Wednesday, January 25, 2012

Integrating Instant Alert Manager for OCS and Lync with Email

Instant Alert Manager for OCS and Lync provides a server based alerting engine and notification system for Microsoft Lync and Microsoft OCS.  Our application is capable of dispatching a series of instant messages (IMs) to users - typically this is used to notify people who are running either Microsoft Lync or Microsoft OCS of some event (i.e. a system outage, the status of a help request, etc.). 

We have developed Alert Manager with an extensible API - with the idea that other systems might want to dispatch messages using our framework.  Recently, a prospective customer requested the ability to integrate an email notification system with our IM dispatching system.  At a high level, our application will monitor a mail box and will immediately dispatch the messages to a set of online users running OCS or Lync - as the messages are received by the mail system.  The idea is provide a single inbound notification bridge, via an email account, and then immediately alert the correct set of people using IM.

So, several days after the initial request, we have developed a new listening service that integrates our alerting system with a POP3 mail account.  This new listening service will monitor a mail account and immediately dispatch inbound mail messages to an appropriate group of users who are online in either Microsoft OCS or Microsoft Lync 2010.

Here is a screen shot of the mail account - with a message pending:

This is a sample message - where the message is currently encoded as XML.

After the email is received, our new email listening service parses the message and dispatches the request to Alert Manager - where it is placed in queue for immediate delivery.

As soon as the message is placed into the dispatching queue, it is staged for delivery - awareness for the recipient(s) is verified, and then the message is delivered using either Microsoft Lync 2010 or Microsoft OCS.

Setting up a TrustedApplication for Lync 2010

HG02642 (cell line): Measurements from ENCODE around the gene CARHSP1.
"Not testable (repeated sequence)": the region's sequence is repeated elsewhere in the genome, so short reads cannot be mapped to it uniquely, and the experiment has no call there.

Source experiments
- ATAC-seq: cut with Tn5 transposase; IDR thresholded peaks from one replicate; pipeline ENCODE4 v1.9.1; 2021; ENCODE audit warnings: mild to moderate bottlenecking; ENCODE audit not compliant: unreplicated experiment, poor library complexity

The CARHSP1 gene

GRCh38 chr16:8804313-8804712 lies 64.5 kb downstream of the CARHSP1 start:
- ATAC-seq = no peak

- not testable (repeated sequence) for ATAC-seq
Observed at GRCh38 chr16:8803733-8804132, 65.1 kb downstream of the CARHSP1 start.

1. Open Lync Management Shell
  2. Create TrustedApplicationPool
    1. Run Get-CsSite.  Note SiteId
    2. Run Get-CsService –Registrar.  Note Identity:Registrar:
    3. Run New-CsTrustedApplicationPool –Identity [LyncServer] –Registrar [Registrar] –Site [SiteId]
    4. Run Enable-CsTopology
  3. Run New-CsTrustedApplication – Save these settings, as you will need them to configure BLM
    1. ApplicationId: Supply a descriptive name here
    2. TrustedApplicationPoolFqdn: The fully-qualified domain name of the trusted application pool created in the previous step.  Can be found by running Get-CsTrustedApplicationPool
    3. Port: Select a port to access the trusted application.  Should be >1024.  Be sure that the port is open on your firewall.
    4. Run Enable-CsTopology to commit the changes
    5. Run “Get-CsTrustedApplication > [some file name].txt”  This will save the information you will need to configure BuddyList Migrator to a text file, as it is very difficult to copy from the Management Shell.
  4.    Setup TrustedApplicationEndpoint
    1.   Run New-CsTrustedApplicationEnpdoint –ApplicationID urn:application:yourAppname –TrustedApplicationPoolFqdn appPoolFQDN –SipAddress sip:name@domain –DisplayName “Name”
  5. Setup Certificates for the machine on which you will install BuddyList Migrator.  If installing to the Lync Server, this can be ignored
    1. Run mmc
    2. Add the Certificates snap-in.  Select “Local Computer”
    3. Go to Personal->Certifcates
    4. Action->All Tasks->Request New Certificate
    5. Continue through the Wizard.  Select “Computer” for the type of certificate.

Monday, January 2, 2012

Checking the presence of a user (or queue) in Sametime using JavaScript

Recently, while tracking down a potential bug in one of our Queue Manager deployments, it was decided that we needed a way to check the presence of a logged in user through the Sametime Connect Web API. For instance, while on a website an end user clicks on a ‘Live Chat’ link, they are logged into a Sametime client on their computer, so we use JavaScript to talk to that Sametime client to get a bit more information. We check with the Sametime client to see if our ‘Live Chat’ support queue (user) is online, if the Sametime client can see that user online, we will start the conversation through their installed Sametime client, if it can’t, we will launch our branded web client so the conversation can still happen.

After reading through the Sametime SDK/Connect Web API documentation fairly extensively, I determined that there was no real official or right way of doing the above on the client side with JavaScript, so we’d have to improvise a bit, piecing different parts of the API together to get it to do what we wanted. Let’s look at some code.

The first thing we needed to do was wire up some Sametime livenames. According to the documentation, livenames are a UI representation of a contact; they display the online status using a status icon, and bold coloring of the contact’s display name. To do this, we include the getStatus.js JavaScript file; this file exists inside the user’s local Sametime client, and includes a lot of utility functions to deal with livenames/presence.